Lot 56. A rare silver spherical censer, Tang dynasty, 8th-9th century, 5cm., 2in. Estimate 15,000 — 20,000 GBP. Lot sold 84,500 GBP. Photo: Sotheby's.
comprised of two reticulated half-spheres banded and joined at the median by a hook on one side and a hinge on the other, one half worked with an overall pattern of scrolled leafy tendrils surrounding confronting pairs of birds feeding on grape vines, on the lower half incorporating palmette leaves, the interior with an arrangement of two silver bands containing a freely moving incense receptacle, the construction keeping the receptacle upright when carried around, the whole suspended from a short linked chain and hook. Weight: 46g.
Exhibited: Chinese Gold and Silver in the Carl Kempe Collection, Smithsonian Institution, Washington, D.C., 1954-55, cat. no. 97.
Literature: Bo Gyllensvärd, Chinese Gold and Silver in the Carl Kempe Collection, Stockholm, 1953, pl. 97.
Han Wei, Hai nei wai Tangdai jin yin qi cuibian [Tang Gold and Silver in Chinese and overseas collections], Xi'an, 1989, pl. 292.
Chinese Gold and Silver in the Carl Kempe Collection, The Museum of Art and Far Eastern Antiquities in Ulricehamn, Ulricehamn, 1999, pl. 99.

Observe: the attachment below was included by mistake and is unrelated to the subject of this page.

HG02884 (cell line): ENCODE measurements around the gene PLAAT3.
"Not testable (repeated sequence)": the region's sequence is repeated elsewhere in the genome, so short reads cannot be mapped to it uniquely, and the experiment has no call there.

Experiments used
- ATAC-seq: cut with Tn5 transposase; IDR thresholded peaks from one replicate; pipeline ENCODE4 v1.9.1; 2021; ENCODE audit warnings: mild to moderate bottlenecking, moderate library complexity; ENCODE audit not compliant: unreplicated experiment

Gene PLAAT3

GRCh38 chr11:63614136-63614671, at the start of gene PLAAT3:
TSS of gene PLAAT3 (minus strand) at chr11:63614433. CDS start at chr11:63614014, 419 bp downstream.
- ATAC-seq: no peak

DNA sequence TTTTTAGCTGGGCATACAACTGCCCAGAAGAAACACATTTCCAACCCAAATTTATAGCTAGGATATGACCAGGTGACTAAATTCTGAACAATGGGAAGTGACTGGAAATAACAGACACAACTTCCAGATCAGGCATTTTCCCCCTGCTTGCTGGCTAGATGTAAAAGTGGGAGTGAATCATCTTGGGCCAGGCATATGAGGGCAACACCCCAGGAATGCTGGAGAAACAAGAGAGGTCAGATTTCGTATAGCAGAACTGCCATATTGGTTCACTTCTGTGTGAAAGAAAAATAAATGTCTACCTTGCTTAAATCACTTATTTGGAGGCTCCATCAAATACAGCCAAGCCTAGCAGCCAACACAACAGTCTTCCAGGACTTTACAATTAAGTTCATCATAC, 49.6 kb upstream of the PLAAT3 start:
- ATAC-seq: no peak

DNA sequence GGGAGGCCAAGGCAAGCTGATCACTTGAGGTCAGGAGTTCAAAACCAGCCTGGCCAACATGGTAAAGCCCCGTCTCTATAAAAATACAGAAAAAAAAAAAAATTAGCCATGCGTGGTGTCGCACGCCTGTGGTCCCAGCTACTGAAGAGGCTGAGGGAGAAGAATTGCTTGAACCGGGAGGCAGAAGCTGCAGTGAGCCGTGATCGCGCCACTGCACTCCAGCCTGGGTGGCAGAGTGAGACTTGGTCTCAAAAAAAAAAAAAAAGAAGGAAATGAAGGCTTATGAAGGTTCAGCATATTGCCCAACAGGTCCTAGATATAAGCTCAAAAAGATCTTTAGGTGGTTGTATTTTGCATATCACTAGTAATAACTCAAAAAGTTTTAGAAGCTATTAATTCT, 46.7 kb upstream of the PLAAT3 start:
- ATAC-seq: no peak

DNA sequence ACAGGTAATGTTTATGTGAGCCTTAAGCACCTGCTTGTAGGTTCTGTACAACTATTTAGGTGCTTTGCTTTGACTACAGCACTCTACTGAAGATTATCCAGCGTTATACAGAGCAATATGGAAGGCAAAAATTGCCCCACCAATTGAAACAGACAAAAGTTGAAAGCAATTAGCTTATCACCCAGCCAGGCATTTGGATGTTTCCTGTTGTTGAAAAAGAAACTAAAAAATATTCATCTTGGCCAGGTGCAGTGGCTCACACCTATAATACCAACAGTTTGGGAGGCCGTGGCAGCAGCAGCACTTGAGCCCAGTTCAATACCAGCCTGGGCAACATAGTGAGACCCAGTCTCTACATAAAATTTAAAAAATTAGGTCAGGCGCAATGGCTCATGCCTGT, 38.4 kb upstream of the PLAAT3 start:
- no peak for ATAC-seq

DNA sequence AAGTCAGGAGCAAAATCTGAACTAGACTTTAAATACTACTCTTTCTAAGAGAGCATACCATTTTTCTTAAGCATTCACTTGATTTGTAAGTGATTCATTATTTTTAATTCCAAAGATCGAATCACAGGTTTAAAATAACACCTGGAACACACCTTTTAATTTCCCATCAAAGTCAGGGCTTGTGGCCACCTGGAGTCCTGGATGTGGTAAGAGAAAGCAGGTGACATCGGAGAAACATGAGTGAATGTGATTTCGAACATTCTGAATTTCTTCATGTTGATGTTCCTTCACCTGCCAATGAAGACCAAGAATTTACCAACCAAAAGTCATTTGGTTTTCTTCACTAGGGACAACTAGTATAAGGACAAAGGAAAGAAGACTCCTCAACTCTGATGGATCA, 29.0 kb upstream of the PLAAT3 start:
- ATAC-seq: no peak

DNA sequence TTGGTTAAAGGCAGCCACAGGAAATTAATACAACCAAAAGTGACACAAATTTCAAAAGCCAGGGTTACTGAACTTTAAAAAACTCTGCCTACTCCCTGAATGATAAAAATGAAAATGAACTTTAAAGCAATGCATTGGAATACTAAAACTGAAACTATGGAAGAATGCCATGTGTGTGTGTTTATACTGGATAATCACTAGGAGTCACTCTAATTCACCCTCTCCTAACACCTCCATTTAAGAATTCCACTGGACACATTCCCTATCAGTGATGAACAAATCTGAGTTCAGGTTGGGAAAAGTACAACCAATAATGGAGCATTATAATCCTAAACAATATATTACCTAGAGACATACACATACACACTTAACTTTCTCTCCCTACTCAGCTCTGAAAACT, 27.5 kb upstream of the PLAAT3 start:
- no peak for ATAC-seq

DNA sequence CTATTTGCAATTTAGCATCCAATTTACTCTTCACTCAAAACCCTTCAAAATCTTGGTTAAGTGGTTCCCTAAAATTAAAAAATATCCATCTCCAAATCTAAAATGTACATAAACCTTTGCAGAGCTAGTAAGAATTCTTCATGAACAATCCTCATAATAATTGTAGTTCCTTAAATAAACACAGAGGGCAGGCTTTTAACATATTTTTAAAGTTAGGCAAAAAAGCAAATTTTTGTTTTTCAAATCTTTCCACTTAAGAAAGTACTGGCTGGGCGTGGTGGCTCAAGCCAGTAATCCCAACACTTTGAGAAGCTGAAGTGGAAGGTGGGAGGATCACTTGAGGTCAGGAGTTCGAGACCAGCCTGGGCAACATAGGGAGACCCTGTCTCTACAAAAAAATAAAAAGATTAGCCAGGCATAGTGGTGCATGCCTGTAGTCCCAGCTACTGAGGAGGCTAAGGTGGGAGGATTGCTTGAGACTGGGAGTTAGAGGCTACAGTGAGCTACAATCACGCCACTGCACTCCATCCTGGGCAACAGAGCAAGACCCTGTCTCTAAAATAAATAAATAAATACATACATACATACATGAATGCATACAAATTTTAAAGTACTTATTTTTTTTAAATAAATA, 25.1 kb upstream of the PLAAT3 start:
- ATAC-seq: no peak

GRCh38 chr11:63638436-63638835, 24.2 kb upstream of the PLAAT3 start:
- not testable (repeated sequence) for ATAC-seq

Note: Incense burners of this type, consisting of two openwork hemispheres with a freely moving incense bowl inside were greatly valued by the imperial household and the aristocracy of the Tang dynasty. Han Wei in 'Gold and Silver Vessels of the Tang Period', Orientations, July 1994, p. 31, notes that 'when a crown prince took an imperial concubine, he would usually present her with an incense burner, and protocol demanded that the pairs of attendants leading an imperial procession held incense burners in their hands'.
A related incense burner, in the Metropolitan Museum, New York, was included in the China Institute in America exhibition Early Chinese Gold and Silver, China House Gallery, New York, 1971, cat. no. 41, decorated with chased work of four birds surrounded by floral scrolls. It is mentioned, ibid., p. 38, that a pair of these incense burners were excavated near Xi'an. Compare also another incense burner, formerly in the Hakutsuru Art Museum, Kobe, illustrated in Nagao Ko, Hakutsuru cho, vol.1, Kyoto, 1931, pl. 49, and included in the exhibition Tang, Eskenazi, London, 1987, cat.no. 1, later sold at Christie's London, 9th June 1997, lot 17; and one in the collection of Dr. Pierre Uldry included in the exhibition Chinesisches Gold und Silber, Rietberg Museum, Zurich, 1994, cat. no. 201.
Censer, Tang dynasty (618–907), 8th–9th century. Silver. Diam. 2 3/8 in. (6 cm). Rogers Fund, 1921, 21.146 © 2000–2017 The Metropolitan Museum of Art
See further a related vessel included in Zhongguo zhuantong. Jinqi, Beijing, 2006, p. 16, top, together with another example, p. 66, bottom; and another example included in the exhibition Imperial Gold from Ancient China, Oriental Bronzes, London, 1990, p. 32, cat. no. 8.